I blink at sky, fiery yellow
this time of afternoon, as I unpin
laundry flapping in an interment
breeze like flags of surrender.
Clothes have wrapped around themselves,
knotted into cloth cocoons. I release
shirts, towels and pillow cases
from a handful of wooden pins
I fold each piece before placing it
in a bushel basket, drop pins into a metal can.
It was yesterday the doctor told me
I have diastolic congestive heart failure,
not an uncommon condition, but a note
of where I am on the life-death continuum.
He is a young, stocky doctor with a mind
sharp as a March wind. I believe he cares
that I am short of breath.
Bed sheets have also wound around the line,
shrouds with bodies inside thin as rope.
I fold the sheets into compact squares, neat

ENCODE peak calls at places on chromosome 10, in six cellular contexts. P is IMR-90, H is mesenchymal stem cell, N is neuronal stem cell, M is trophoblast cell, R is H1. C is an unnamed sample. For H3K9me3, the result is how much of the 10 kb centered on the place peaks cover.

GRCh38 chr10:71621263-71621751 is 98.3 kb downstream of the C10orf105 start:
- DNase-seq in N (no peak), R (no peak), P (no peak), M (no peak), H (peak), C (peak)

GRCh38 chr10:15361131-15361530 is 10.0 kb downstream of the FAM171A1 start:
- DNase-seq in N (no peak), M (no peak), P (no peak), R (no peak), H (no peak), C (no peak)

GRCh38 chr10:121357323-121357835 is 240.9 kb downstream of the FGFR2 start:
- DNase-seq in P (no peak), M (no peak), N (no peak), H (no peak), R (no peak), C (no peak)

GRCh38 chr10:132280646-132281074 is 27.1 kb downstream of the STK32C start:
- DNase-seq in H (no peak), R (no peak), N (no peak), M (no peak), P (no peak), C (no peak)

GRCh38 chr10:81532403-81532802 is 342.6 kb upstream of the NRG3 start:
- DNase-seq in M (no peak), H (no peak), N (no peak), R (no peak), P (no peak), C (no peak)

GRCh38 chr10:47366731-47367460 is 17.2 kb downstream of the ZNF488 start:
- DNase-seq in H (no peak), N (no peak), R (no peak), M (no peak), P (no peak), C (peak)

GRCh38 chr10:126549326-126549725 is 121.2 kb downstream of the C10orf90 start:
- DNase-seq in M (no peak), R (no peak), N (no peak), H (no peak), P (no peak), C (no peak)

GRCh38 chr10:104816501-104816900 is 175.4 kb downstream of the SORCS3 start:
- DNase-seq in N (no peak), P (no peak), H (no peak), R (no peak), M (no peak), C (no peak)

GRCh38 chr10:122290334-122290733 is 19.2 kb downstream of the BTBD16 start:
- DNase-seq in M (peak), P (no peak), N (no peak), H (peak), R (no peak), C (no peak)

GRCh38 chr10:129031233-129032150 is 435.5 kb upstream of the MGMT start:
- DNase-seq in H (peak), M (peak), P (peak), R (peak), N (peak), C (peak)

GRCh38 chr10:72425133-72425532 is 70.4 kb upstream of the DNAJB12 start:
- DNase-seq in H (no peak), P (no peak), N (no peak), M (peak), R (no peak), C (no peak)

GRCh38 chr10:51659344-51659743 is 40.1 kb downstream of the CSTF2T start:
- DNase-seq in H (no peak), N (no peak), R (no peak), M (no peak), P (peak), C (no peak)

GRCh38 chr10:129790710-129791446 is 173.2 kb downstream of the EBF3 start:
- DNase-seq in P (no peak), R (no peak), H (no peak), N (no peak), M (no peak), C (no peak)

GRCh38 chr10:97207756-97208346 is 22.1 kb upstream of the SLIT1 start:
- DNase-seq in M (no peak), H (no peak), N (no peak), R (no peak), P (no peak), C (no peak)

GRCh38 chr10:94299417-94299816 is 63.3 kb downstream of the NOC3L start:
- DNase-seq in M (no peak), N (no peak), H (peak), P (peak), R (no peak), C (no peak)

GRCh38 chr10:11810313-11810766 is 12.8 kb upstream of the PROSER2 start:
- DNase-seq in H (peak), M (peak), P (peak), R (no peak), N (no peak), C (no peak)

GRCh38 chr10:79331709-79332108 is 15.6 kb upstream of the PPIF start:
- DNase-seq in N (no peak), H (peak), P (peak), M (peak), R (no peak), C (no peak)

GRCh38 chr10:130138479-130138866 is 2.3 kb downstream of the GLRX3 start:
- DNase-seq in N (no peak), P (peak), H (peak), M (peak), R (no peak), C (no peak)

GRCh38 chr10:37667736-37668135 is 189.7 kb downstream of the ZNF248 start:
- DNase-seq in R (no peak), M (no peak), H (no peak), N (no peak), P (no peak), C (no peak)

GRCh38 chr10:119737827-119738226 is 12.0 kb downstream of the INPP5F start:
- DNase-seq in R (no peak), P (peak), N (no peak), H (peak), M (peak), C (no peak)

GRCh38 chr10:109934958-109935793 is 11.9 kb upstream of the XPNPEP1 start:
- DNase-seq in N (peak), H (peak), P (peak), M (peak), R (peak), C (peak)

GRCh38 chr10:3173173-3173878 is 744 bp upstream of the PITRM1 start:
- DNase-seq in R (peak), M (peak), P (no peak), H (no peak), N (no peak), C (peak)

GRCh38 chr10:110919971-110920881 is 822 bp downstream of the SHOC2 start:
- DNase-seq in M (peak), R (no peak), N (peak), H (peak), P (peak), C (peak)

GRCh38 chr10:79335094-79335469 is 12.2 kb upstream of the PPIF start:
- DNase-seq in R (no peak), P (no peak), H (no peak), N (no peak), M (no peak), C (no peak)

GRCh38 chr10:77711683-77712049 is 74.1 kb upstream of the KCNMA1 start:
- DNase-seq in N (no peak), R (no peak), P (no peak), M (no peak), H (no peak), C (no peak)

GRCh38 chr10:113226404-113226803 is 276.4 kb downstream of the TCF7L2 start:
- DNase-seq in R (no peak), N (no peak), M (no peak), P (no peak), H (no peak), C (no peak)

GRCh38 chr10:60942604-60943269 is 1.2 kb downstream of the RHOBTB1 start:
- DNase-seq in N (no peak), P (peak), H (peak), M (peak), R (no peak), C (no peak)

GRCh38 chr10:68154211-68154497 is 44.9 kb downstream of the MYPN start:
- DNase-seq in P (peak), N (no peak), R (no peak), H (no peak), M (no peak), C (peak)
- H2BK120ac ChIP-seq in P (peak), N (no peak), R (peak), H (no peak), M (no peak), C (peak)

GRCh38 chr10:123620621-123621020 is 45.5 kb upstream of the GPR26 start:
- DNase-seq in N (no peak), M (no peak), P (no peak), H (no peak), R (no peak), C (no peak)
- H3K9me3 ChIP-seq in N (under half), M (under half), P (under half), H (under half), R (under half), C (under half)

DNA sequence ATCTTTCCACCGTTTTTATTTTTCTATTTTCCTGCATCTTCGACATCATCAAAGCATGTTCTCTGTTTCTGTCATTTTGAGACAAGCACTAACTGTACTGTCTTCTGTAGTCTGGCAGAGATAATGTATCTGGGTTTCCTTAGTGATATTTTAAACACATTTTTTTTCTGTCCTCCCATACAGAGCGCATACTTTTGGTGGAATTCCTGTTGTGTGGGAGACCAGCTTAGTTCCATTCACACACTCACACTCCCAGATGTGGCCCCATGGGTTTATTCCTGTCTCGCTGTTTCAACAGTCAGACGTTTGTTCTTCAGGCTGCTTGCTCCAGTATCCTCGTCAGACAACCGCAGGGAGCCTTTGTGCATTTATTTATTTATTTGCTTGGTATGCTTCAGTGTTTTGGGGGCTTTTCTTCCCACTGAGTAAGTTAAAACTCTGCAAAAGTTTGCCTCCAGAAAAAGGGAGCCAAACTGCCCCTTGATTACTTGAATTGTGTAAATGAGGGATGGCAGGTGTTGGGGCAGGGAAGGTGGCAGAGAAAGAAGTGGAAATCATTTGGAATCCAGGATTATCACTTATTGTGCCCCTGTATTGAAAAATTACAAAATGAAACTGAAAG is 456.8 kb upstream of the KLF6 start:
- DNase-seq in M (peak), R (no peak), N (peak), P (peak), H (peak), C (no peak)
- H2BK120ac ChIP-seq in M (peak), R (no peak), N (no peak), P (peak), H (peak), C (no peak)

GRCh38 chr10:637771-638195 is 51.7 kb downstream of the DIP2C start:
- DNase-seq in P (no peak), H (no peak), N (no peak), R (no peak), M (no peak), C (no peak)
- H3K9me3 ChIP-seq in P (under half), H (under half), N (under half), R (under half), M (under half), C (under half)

as a finished life. From looking up,
my eyes are sun–numb from glare, the ferocity
Finished, I place the metal can in the basket
with the laundry, carry it to the back porch,
and rest a moment on the swing. I think
how I am at the edge of my life, so conscience
of time. I gaze out over the empty
clothesline, see hawks have returned, occupy
the top of a cellphone tower in the church yard.
They sit there, patient, waiting, their beaks ready
to climb down the air for anything in which
the heart has stopped.